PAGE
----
Thomas notes there are seasonal differences in the production of Swiss cheese. In the winter, milk contains more solids than it does in the summer, when vats need to be filled higher to get the same level of solids for consistent cheese year round, he explains.
Lab technicians, stationed in an office on the outer edge of the make room, check vat production regularly, Thomas says. “It’s critical for Swiss that we hit the right fat and protein levels,” he stresses.
Cheese is pumped from the vats to a filling station in the press room, where the cheese travels through a maze of pipes to a rotating device that sends bursts of curds and whey slurry through 16 lines into four block molds. The custom equipment was manufactured in Finland and assembled by local contractors. “The point of the distribution system is to evenly distribute curds in the molds to get a smooth, even fill and minimize curd disruption,” Thomas says, explaining that such disruption could result in too many holes or “eyes” in the finished cheese.
It takes about 25 minutes to fill the molds, which are made of perforated stainless steel to allow for whey drainage. The molds are lidded and put under a heavy press to expel more whey for between 12 and 24 hours. Traveling on a conveyor around the perimeter of the press room, the molds are uncovered and the cheese is removed by the insertion of non-stick “fingers” around the edges. A guillotine cuts each 1,000-pound formed block into four pieces, which continue down a flume into the brine tank.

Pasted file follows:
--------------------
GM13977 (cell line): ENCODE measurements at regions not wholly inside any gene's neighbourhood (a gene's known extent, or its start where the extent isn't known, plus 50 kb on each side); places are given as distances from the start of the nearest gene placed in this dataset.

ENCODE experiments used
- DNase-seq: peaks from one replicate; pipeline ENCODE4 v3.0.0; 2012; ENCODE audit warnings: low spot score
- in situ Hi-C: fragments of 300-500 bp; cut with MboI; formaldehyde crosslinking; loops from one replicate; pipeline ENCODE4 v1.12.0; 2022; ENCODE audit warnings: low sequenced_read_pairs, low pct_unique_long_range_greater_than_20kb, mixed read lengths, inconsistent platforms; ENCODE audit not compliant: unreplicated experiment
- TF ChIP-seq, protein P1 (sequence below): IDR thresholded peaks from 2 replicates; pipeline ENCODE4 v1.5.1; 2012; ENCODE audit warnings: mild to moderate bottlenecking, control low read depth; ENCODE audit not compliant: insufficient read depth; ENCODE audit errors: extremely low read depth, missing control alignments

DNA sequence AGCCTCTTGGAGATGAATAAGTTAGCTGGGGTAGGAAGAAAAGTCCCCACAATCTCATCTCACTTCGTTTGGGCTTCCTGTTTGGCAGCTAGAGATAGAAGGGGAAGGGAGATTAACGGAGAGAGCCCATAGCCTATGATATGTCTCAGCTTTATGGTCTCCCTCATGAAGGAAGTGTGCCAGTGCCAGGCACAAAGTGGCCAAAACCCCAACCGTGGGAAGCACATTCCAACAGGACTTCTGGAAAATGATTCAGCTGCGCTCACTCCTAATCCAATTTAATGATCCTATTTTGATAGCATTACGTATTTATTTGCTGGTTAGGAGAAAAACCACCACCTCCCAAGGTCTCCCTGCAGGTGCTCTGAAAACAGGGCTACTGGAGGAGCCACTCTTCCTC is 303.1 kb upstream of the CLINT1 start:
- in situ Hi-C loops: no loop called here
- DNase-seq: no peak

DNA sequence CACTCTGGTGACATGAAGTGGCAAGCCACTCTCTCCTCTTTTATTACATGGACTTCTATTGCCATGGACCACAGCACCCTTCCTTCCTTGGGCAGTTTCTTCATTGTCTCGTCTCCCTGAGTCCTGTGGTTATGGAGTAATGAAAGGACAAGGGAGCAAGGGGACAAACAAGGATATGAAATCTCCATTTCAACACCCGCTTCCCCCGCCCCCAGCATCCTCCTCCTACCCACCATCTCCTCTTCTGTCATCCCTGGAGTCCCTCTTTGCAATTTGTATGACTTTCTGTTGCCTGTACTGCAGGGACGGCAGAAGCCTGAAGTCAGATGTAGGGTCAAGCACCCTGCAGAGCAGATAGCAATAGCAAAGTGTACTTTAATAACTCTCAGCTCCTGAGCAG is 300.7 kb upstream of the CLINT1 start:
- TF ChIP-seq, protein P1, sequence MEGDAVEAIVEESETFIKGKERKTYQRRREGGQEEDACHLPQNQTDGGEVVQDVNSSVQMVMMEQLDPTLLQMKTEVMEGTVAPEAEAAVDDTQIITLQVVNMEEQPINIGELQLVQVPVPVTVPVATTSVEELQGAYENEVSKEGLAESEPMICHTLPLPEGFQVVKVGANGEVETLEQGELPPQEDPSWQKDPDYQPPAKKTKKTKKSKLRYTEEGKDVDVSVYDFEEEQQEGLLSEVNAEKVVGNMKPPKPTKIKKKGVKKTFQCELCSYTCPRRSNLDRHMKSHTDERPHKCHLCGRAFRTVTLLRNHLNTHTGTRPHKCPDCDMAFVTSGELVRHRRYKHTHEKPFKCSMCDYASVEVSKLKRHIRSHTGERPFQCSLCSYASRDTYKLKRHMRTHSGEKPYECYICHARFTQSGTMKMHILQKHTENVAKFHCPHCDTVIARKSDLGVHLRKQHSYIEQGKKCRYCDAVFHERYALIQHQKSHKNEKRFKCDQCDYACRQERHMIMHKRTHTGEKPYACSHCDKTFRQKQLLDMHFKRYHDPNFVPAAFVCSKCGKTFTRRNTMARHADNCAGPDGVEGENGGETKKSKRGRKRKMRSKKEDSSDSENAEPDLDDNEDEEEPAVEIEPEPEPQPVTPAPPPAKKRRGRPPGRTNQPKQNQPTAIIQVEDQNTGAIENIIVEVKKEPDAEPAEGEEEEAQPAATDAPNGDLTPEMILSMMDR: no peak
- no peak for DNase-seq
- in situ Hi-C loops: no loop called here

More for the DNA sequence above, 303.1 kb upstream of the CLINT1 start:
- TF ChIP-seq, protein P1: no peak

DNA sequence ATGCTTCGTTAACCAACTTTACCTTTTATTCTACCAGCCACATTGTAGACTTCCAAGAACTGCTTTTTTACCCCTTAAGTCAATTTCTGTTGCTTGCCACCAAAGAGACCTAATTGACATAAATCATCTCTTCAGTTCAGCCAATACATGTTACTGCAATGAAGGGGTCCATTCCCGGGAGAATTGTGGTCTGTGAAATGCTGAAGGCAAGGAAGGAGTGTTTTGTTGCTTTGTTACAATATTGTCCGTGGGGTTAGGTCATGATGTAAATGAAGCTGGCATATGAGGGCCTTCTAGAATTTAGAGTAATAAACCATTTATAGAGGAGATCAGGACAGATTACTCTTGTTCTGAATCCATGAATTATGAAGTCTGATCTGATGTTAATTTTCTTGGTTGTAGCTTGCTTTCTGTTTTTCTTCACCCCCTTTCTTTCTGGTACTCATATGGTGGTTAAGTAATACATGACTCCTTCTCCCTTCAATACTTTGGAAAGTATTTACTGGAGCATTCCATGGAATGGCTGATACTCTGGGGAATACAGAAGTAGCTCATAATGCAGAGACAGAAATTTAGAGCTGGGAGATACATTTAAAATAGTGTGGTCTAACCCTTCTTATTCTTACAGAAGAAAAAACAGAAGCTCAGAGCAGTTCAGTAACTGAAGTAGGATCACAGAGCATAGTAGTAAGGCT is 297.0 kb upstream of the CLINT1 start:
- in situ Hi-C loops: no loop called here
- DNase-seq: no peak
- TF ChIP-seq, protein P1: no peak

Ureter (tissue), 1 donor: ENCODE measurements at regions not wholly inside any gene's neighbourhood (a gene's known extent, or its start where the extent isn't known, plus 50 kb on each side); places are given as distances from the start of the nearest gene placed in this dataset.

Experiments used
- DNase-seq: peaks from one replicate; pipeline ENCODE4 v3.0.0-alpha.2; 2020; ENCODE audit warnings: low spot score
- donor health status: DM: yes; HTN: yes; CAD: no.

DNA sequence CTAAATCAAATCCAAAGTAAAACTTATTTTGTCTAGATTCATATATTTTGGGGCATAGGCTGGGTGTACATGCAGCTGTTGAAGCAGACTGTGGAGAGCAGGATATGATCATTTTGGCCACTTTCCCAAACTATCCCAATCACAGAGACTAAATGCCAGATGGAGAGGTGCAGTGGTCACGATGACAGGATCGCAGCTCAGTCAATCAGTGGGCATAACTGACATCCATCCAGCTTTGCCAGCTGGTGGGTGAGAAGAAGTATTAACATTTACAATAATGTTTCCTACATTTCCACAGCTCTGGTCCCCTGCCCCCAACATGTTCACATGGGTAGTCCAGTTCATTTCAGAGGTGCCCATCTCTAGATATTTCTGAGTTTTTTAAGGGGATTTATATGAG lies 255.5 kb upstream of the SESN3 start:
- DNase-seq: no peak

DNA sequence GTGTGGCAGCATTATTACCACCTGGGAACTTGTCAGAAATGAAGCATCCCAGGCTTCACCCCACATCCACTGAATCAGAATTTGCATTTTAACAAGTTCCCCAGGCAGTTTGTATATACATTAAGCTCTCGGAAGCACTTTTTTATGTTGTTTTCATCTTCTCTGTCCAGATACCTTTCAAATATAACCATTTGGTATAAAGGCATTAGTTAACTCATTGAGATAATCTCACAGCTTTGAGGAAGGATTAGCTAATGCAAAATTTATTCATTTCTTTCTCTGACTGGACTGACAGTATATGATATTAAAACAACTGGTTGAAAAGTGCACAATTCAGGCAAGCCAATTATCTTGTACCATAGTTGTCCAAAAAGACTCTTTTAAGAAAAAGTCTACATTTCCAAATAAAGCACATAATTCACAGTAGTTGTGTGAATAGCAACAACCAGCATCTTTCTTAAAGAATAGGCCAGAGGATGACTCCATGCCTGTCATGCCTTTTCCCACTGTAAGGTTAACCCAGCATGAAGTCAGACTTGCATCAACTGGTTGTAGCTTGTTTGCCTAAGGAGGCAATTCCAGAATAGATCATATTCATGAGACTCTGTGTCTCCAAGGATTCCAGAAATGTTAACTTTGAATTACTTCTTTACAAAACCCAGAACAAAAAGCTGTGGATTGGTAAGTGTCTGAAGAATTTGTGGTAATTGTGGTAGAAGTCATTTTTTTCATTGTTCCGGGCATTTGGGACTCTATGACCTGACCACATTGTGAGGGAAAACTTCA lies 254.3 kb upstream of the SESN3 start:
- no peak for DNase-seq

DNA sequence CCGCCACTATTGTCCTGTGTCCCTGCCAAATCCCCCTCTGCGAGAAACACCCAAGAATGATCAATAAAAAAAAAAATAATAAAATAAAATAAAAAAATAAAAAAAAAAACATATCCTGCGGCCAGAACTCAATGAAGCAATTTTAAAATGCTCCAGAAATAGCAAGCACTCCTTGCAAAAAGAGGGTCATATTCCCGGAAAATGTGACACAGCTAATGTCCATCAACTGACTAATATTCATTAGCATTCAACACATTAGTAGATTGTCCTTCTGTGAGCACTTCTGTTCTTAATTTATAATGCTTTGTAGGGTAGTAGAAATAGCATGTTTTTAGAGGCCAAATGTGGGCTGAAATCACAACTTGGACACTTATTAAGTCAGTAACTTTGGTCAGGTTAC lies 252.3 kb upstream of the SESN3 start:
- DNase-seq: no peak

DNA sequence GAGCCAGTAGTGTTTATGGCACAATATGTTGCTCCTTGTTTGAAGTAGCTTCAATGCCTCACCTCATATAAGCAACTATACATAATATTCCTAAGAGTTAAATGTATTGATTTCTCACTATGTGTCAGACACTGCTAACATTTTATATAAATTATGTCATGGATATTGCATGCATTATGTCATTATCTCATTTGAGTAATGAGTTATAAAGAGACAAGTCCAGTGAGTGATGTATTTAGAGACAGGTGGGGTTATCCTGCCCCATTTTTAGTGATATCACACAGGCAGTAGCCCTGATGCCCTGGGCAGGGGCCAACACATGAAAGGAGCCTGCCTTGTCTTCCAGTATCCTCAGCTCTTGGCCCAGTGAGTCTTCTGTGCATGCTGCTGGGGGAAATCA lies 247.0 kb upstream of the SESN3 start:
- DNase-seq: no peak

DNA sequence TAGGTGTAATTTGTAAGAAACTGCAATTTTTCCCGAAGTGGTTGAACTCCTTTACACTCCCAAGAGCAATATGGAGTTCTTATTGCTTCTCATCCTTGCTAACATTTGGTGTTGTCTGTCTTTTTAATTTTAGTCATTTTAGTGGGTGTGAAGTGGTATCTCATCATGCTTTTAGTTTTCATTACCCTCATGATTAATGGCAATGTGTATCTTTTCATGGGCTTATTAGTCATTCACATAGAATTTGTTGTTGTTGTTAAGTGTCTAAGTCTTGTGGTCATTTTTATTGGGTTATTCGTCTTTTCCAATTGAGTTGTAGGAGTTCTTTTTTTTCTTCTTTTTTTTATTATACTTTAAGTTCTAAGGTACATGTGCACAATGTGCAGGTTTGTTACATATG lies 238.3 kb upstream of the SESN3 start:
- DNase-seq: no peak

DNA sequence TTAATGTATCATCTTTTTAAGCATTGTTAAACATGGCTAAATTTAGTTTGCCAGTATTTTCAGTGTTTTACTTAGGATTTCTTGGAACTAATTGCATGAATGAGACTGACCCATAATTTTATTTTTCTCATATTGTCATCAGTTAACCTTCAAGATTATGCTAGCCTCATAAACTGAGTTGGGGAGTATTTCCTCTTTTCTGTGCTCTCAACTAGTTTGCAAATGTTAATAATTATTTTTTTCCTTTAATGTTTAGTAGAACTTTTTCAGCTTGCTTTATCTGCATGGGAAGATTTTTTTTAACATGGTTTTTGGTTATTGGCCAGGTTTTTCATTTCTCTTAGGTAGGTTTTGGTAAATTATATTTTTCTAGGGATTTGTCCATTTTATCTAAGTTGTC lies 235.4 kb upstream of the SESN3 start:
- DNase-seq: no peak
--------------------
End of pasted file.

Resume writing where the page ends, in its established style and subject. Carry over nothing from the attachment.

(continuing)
The molds and lids are washed for reuse, their status constantly monitored by touchscreen control. “We have enough molds for 10 vats and could fill them twice a day,” Thomas says. “This is the room that’s been the most challenging for us mechanically because of all the servos and heavy lids.”
Steel fencing surrounds all the machinery in the mold room as a safety precaution; if a gate is opened, the system shuts down automatically.
In the next room, the sweeping brine tank has 20 lanes that each can hold one vat’s worth of cheese. Blocks are held for a day in the brine, which is continually circulated to keep the temperature consistent. Salinity is checked daily, with salt added as needed; a filtration system keeps the brine clear.